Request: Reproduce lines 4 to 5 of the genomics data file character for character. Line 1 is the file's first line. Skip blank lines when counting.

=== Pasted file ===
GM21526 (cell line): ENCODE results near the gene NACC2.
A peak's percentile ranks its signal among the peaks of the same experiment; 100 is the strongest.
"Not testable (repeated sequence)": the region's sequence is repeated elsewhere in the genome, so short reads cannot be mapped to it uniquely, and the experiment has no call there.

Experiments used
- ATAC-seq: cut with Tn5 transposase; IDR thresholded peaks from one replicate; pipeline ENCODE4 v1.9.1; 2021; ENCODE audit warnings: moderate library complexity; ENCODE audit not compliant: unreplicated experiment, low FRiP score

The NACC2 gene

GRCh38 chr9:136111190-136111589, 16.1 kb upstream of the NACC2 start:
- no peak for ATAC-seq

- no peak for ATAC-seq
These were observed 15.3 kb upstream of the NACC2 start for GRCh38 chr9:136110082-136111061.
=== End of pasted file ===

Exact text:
Experiments used
- ATAC-seq: cut with Tn5 transposase; IDR thresholded peaks from one replicate; pipeline ENCODE4 v1.9.1; 2021; ENCODE audit warnings: moderate library complexity; ENCODE audit not compliant: unreplicated experiment, low FRiP score